Stress incontinence is a common and often embarrassing type of urinary incontinence that can affect people of any age. However, it is particularly predominant in older adults, especially women who have recently given birth. Stress incontinence occurs when physical exertion or activity puts pressure on your bladder, such as coughing, sneezing, laughing, or doing heavy lifting.
There are many potential causes for stress incontinence, but some are more common than others. Let’s
dive into the primary causes and what you can do about them.
It should come as no surprise to find a link between incontinence and stress during pregnancy and childbirth. During these stages, many changes happen in the body that can affect the pelvic floor muscles, leading to weakened muscles and an increased risk of stress incontinence. Fortunately, there are measures you can take to reduce your risk of experiencing stress incontinence during pregnancy. For instance, doing Kegel exercises regularly throughout pregnancy can help strengthen the pelvic floor muscles in preparation for delivery.
Carrying excess weight puts additional strain on the body, which increases pressure on your bladder and thus increases your risk of experiencing stress incontinence. Maintaining a healthy weight is extremely important to reduce your chances of developing stress incontinence. It’s also important to note that losing weight too quickly through crash dieting or extreme workouts may increase your risk because it weakens your abdominal muscles too rapidly. A slow-and-steady approach is best for achieving a healthy weight safely and reducing your risk of developing stress incontinence.
Undergoing is another common cause of stress incontinence due to damage sustained during surgery or nerve damage from the anaesthesia used during surgery. While this procedure may be necessary in some cases due to medical complications such as cancer or fibroids, it’s important for women considering this procedure to understand the risks associated with it so they can make an informed decision about their treatment options. If you decide that a hysterectomy is right for you, there are measures you can take before and after surgery that will help minimise its effects on your pelvic floor muscles, such as doing regular Kegel exercises before surgery and receiving physical therapy after surgery.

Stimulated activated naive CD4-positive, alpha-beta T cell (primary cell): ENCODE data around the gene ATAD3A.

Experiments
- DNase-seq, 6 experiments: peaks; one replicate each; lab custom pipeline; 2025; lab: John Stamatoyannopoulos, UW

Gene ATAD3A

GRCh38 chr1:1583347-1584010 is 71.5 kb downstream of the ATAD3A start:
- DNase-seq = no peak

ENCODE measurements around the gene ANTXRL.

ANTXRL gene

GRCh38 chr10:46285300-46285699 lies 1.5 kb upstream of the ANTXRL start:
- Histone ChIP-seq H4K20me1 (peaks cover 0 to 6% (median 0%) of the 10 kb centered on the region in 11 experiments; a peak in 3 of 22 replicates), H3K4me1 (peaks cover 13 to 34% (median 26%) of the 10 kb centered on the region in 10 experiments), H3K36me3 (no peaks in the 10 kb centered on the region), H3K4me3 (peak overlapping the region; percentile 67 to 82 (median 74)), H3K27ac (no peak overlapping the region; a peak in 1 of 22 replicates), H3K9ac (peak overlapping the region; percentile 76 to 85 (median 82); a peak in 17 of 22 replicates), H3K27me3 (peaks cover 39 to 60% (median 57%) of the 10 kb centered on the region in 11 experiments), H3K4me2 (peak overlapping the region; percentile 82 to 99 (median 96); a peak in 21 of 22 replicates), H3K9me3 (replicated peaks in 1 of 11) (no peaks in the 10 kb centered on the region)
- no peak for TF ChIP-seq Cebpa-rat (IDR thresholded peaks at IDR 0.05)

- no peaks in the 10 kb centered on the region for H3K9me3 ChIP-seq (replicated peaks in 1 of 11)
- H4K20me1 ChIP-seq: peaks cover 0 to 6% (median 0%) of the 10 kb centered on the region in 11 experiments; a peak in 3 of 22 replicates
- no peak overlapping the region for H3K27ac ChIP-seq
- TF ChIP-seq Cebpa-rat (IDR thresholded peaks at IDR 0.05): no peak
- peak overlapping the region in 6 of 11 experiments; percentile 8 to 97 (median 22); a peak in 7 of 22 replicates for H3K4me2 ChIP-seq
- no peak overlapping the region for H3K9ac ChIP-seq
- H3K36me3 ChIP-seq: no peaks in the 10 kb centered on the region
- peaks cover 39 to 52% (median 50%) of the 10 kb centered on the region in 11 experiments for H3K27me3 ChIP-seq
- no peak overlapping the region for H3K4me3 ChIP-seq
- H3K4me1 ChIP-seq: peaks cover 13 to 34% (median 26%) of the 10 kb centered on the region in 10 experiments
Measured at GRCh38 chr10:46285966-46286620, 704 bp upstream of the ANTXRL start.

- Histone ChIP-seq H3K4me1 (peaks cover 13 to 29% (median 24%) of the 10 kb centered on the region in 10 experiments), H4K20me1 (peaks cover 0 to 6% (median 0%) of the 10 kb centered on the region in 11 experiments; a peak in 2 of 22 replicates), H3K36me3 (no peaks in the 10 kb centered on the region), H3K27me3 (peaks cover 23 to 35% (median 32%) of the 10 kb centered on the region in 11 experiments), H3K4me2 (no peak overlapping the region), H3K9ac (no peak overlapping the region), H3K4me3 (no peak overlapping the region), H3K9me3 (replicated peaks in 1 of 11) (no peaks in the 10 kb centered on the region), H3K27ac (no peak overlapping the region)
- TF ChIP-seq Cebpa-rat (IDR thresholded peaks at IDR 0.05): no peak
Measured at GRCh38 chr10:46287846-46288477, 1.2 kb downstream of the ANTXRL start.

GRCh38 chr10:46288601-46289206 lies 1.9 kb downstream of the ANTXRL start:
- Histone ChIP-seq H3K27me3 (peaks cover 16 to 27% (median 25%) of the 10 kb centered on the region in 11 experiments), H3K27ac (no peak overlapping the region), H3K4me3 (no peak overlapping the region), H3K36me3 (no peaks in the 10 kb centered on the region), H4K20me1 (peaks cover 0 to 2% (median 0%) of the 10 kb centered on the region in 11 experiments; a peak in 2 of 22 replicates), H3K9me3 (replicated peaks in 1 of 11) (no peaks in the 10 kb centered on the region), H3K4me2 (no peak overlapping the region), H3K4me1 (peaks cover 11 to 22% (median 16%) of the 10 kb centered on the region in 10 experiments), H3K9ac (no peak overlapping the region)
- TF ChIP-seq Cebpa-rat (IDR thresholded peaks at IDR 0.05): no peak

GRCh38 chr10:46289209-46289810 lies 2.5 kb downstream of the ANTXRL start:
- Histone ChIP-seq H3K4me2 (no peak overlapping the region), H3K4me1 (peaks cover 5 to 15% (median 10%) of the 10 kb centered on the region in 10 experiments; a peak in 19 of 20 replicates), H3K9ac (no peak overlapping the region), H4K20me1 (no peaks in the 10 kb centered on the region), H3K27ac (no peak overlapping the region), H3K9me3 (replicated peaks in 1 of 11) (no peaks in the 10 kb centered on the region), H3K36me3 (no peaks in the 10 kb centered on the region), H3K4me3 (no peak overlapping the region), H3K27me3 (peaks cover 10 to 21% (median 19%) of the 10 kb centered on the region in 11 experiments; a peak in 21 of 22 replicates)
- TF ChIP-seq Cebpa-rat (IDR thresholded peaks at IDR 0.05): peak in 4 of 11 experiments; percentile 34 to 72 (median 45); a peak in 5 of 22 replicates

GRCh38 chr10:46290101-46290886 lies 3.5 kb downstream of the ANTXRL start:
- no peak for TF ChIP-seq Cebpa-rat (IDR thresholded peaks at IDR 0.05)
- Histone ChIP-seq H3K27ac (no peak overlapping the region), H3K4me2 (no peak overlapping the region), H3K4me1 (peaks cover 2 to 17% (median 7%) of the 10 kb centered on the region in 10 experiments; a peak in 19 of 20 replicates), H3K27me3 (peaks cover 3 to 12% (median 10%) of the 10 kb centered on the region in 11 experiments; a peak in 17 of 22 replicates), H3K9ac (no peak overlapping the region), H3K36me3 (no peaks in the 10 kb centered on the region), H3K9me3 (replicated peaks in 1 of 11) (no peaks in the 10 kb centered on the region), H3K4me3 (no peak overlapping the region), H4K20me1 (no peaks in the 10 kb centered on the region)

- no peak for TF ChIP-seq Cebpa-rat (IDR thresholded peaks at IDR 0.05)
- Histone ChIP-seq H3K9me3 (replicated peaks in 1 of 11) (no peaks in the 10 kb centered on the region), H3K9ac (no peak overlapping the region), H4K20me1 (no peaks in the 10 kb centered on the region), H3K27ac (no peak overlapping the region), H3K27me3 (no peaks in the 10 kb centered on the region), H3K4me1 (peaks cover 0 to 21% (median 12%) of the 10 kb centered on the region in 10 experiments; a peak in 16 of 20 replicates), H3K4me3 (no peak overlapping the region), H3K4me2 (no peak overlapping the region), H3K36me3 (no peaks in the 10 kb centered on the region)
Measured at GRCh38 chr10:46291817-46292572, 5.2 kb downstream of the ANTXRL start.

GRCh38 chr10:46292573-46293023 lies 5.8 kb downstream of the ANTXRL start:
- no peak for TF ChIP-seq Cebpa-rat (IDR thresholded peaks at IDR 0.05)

Uterine prolapse occurs when pelvic floor muscles weaken or stretch from childbirth or menopause. This weakening can cause the uterus to drop down into the vagina, which then puts pressure on the bladder leading to urinary leakage. Treatments for uterine prolapse often involve lifestyle changes such as exercise, weight loss, Kegel exercises, etc. Still, more severe cases may require surgery to correct the prolapse and reduce symptoms associated with stress incontinence.
No matter what caused it, living with stress incontinence doesn’t have to be part of life forever. With proper diagnosis and treatment options available today, you don’t have to suffer in silence anymore. With the treatments available now more than ever before, there’s never been an easier time for people suffering from stress incontinence to find relief from their symptoms.